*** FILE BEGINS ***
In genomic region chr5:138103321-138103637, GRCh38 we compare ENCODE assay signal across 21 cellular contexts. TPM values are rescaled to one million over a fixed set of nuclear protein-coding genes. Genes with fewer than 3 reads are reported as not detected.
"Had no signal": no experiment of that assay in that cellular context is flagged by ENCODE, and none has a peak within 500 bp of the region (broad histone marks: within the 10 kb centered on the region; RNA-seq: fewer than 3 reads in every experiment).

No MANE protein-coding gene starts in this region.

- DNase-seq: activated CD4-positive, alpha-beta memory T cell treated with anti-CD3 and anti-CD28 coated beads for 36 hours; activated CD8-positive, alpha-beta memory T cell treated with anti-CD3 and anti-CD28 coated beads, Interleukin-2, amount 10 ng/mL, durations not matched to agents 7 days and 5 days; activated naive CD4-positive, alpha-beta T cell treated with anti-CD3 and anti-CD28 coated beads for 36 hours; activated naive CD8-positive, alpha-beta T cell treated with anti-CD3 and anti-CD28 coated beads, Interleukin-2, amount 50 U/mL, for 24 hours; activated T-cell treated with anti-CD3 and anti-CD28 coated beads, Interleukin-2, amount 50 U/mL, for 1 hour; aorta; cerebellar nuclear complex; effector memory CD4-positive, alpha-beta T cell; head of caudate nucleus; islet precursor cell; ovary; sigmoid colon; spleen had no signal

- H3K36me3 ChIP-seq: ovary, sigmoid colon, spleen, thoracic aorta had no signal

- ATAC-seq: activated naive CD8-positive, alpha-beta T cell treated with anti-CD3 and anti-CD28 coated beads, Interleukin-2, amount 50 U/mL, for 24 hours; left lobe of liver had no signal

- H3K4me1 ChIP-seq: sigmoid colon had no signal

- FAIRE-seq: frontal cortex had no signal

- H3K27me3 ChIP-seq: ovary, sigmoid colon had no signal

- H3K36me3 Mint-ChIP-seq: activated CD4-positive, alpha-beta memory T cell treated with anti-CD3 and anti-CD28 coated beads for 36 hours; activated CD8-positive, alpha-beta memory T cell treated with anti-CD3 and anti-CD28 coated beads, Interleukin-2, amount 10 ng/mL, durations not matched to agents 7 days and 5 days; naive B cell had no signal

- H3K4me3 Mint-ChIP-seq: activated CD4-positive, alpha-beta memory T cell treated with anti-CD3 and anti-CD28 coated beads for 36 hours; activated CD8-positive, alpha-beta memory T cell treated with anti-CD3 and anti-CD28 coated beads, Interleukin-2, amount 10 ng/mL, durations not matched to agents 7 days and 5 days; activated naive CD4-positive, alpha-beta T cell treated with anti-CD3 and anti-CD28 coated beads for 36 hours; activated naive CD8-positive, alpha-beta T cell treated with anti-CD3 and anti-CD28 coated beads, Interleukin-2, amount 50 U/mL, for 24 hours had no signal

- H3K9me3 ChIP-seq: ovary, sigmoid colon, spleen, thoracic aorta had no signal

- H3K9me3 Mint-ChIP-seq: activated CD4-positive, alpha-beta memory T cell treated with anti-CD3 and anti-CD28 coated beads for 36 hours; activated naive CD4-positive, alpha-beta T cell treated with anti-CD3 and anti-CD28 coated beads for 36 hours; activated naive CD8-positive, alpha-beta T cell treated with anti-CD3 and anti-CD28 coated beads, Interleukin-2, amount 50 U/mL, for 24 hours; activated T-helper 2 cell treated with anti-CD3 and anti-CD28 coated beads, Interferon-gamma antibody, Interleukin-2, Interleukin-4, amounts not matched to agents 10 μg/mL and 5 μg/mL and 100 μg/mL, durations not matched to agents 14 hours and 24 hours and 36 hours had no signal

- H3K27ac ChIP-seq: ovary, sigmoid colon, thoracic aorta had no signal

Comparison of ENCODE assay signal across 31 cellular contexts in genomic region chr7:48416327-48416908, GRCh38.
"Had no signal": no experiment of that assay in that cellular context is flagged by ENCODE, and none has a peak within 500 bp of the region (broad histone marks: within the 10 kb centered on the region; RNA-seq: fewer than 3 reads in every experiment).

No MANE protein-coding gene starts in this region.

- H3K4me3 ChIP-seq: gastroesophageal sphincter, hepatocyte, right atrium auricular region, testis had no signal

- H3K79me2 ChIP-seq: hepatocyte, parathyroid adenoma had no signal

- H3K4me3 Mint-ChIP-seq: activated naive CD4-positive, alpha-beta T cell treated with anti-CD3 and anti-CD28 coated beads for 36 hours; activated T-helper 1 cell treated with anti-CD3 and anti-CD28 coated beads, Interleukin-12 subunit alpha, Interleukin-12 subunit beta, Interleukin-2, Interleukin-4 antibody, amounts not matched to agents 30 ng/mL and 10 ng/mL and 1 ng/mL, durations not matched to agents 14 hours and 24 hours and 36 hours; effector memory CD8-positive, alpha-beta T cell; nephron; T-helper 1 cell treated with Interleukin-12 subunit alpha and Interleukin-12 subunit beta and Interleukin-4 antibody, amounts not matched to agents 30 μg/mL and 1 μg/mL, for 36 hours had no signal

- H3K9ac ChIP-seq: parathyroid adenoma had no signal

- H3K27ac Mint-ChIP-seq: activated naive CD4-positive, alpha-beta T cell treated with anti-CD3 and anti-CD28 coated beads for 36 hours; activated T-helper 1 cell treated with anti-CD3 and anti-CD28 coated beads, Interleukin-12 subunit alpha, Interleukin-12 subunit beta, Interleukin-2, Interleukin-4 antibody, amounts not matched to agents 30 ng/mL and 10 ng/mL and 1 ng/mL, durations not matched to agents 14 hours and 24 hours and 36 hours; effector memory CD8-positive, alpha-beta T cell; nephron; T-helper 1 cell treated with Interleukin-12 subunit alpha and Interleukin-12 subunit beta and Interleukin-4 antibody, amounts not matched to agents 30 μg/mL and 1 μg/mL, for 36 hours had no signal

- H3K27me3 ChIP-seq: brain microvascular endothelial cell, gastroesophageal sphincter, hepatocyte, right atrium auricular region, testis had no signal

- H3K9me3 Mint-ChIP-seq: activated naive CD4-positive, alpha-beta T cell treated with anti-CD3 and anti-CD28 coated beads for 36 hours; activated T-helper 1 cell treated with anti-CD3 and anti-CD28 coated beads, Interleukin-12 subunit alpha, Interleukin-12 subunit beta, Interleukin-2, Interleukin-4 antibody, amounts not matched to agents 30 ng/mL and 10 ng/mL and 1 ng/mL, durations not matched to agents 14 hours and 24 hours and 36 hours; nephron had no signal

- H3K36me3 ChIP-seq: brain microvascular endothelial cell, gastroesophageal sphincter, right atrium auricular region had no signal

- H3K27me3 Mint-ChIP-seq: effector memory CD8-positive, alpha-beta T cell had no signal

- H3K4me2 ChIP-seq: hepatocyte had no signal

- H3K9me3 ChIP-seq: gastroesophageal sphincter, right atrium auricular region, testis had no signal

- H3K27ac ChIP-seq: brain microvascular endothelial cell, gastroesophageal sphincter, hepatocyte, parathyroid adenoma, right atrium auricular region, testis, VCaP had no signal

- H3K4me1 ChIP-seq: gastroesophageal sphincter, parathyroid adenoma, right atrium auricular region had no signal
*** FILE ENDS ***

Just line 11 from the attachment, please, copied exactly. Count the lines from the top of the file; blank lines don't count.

- H3K4me3 Mint-ChIP-seq: activated CD4-positive, alpha-beta memory T cell treated with anti-CD3 and anti-CD28 coated beads for 36 hours; activated CD8-positive, alpha-beta memory T cell treated with anti-CD3 and anti-CD28 coated beads, Interleukin-2, amount 10 ng/mL, durations not matched to agents 7 days and 5 days; activated naive CD4-positive, alpha-beta T cell treated with anti-CD3 and anti-CD28 coated beads for 36 hours; activated naive CD8-positive, alpha-beta T cell treated with anti-CD3 and anti-CD28 coated beads, Interleukin-2, amount 50 U/mL, for 24 hours had no signal